for a number of Livermore researchers.
Closer to home, GIS analysts
have done emergency planning for local governmental agencies in
showing the best emergency response routes. The group has also mapped
seismic activities and fault lines to help Livermore geologists
and engineers understand the relationships among the occurrence
of earthquakes, location of faults, surface topography, and underlying
geology, which will be used to develop models of future tectonic
The group built an interactive
Web site for the California Energy Commission to help site future
power plants. Using a menu of options together with 30 layers of
data on California, a user can request the location of prisons,
canals, urban areas, railroads, watersheds, oil and gas fields,
earthquake faults, and many other features, all within a specified
distance. Each of the options corresponds to a separate GIS layer.
A similar Web site is being
created for the federal Nuclear Regulatory Commission, which must
evaluate applications for new operating licenses for nuclear power
plants as well as for license renewal for each of the nations
103 nuclear power plants. With the click of a computer mouse, the
location of endangered species, low-income populations, past hurricane
and tornado routes, seismic fault lines, highways, cities, and many
other factors are shown within a user-specified radius of a given
|An interactive Web site built
for the California Energy Commission was developed to help the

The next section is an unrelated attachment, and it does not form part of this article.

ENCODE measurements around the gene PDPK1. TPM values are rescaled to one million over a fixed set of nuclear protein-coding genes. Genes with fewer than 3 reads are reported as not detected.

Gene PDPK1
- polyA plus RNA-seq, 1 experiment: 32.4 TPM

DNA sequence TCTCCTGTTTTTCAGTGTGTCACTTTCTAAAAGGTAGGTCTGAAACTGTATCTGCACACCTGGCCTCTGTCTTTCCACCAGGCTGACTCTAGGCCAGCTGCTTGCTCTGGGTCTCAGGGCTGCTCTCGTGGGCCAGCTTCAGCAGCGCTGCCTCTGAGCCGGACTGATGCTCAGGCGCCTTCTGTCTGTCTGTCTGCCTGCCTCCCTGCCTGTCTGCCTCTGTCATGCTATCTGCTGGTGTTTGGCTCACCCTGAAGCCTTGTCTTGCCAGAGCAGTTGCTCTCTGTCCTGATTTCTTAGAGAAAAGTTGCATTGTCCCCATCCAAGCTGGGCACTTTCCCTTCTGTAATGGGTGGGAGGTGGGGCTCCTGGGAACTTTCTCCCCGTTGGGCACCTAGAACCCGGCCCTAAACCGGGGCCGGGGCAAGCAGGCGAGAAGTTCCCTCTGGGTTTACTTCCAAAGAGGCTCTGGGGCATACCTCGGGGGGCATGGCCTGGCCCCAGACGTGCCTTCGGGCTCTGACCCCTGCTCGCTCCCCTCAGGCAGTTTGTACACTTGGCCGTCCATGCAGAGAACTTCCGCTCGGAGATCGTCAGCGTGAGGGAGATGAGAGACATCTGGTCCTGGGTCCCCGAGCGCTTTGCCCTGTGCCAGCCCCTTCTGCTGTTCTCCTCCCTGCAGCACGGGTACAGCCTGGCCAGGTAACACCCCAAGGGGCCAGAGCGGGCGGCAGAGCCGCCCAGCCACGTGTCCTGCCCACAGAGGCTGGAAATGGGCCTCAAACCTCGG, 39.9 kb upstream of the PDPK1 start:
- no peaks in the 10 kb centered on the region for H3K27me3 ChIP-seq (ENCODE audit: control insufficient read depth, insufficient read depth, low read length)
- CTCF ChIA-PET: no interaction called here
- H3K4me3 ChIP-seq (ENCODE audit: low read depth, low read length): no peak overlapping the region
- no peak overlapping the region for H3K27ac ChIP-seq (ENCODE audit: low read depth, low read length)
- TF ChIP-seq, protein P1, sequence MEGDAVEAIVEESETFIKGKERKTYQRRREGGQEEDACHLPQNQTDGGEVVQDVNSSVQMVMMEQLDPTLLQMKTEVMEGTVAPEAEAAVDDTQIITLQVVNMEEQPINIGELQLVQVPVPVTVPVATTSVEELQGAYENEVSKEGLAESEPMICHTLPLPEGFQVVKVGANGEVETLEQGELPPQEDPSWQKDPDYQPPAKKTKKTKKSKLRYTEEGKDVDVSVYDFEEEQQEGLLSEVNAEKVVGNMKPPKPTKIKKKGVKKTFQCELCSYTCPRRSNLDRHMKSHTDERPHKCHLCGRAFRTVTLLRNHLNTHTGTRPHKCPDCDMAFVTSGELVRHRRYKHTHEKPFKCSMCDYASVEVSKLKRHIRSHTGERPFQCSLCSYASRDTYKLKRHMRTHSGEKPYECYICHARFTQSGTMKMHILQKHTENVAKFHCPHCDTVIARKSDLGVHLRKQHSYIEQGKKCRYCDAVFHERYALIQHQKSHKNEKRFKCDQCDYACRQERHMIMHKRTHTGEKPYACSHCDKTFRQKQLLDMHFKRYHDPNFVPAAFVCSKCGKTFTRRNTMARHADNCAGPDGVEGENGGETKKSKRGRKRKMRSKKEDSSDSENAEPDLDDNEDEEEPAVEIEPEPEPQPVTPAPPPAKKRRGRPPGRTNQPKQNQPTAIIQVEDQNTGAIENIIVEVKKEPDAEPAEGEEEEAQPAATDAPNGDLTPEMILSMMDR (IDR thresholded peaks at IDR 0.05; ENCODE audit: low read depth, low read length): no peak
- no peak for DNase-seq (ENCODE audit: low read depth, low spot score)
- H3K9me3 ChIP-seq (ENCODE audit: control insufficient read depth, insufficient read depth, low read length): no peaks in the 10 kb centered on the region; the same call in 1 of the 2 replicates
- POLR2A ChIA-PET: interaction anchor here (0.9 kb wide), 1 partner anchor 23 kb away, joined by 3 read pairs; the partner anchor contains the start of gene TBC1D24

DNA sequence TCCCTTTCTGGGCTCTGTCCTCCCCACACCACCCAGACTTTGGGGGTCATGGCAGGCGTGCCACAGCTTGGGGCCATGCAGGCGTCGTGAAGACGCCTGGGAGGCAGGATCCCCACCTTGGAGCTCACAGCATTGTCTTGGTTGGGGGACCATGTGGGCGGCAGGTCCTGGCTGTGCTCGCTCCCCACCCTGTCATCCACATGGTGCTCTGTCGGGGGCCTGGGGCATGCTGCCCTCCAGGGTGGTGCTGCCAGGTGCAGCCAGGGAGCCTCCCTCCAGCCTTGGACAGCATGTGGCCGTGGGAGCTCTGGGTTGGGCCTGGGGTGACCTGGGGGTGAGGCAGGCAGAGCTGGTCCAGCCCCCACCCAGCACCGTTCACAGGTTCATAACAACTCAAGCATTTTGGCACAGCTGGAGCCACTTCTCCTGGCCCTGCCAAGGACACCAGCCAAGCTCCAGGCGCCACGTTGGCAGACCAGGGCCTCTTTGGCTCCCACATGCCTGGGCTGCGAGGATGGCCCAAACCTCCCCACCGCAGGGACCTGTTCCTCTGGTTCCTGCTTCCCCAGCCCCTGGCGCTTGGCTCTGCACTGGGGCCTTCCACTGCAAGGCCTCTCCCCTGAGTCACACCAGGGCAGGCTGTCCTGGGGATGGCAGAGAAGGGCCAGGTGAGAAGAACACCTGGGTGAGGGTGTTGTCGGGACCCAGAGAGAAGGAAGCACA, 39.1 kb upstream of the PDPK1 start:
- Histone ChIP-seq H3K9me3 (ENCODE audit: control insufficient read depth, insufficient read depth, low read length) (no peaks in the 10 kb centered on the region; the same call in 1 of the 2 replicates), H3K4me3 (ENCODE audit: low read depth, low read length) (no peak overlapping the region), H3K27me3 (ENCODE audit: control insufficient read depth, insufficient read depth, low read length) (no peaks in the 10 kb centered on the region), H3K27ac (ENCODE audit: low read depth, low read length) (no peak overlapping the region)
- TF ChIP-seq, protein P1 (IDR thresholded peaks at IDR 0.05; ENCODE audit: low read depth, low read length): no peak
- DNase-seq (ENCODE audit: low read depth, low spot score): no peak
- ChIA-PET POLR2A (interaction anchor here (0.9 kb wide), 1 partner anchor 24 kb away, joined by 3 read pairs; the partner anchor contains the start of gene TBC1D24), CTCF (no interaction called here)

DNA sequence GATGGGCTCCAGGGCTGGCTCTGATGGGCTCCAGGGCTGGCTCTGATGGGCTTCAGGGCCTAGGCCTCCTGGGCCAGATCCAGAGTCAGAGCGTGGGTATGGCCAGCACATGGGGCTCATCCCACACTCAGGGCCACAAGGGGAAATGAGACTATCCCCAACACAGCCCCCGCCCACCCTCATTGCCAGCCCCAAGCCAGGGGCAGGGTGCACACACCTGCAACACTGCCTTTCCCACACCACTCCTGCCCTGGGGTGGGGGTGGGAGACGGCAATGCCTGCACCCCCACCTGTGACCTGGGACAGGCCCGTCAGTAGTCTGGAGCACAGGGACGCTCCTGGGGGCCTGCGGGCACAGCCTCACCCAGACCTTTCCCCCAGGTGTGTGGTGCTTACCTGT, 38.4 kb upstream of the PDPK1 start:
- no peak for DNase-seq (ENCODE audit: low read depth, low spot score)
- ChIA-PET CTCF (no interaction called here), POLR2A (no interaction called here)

state to locate sites for future power plants. Users can request
to view the location of prisons, canals, urban areas, railroads,
watersheds, oil and gas fields, earthquake faults, and other
features, within a specified radius. This image shows selected
features within 16 kilometers of a proposed power plant near
Modeling the Tallgrass Prairie
GIS tools are particularly helpful to people who
do environmental and ecologic modeling. The Geographic Information
Sciences Center is helping to develop an Internet-based, interactive
site to help assess the ecologic risks of oil exploration and drilling
for vegetation and wildlife located in the Tallgrass Prairie Preserve
in Oklahoma. The modeling project, funded by DOEs National
Petroleum Technology Office, is a collaboration among the Laboratory,
Oak Ridge National Laboratory, and oil industry partners.
The reserve consists of
152 square kilometers of rolling prairie in northeastern Oklahoma
and is owned by The Nature Conservancy. The reserve plays host to
a variety of plant and animal species, including bison, and is one
of the last substantial remnants of the tallgrass prairie ecosystem
that once covered large areas of the United States and Canada. The
reserve has over 600 nonworking wells and 120 active wells, and
a number of oil and brine spills have occurred in the preserve over
the years. As a result, says Livermore ecologist Tina Carlsen, the
land is characterized by small patches of contaminated or otherwise
The projects approach
takes an ecosystem perspective rather than relying on traditional
organism toxicity studies. In this project, were working
as traditional ecologists using state-of-the-art tools to determine
the effects on the prairie vole and the short-eared owl of removing
them from their habitat because of an oil spill or the construction
of a new access road, Carlsen says.
GIS tools allow ecologists
to access and manipulate numerous data layers covering the prairie
as they model hypothetical conditions in the preserve. The layers
show vegetation, bison grazing areas, elevation, oil well locations,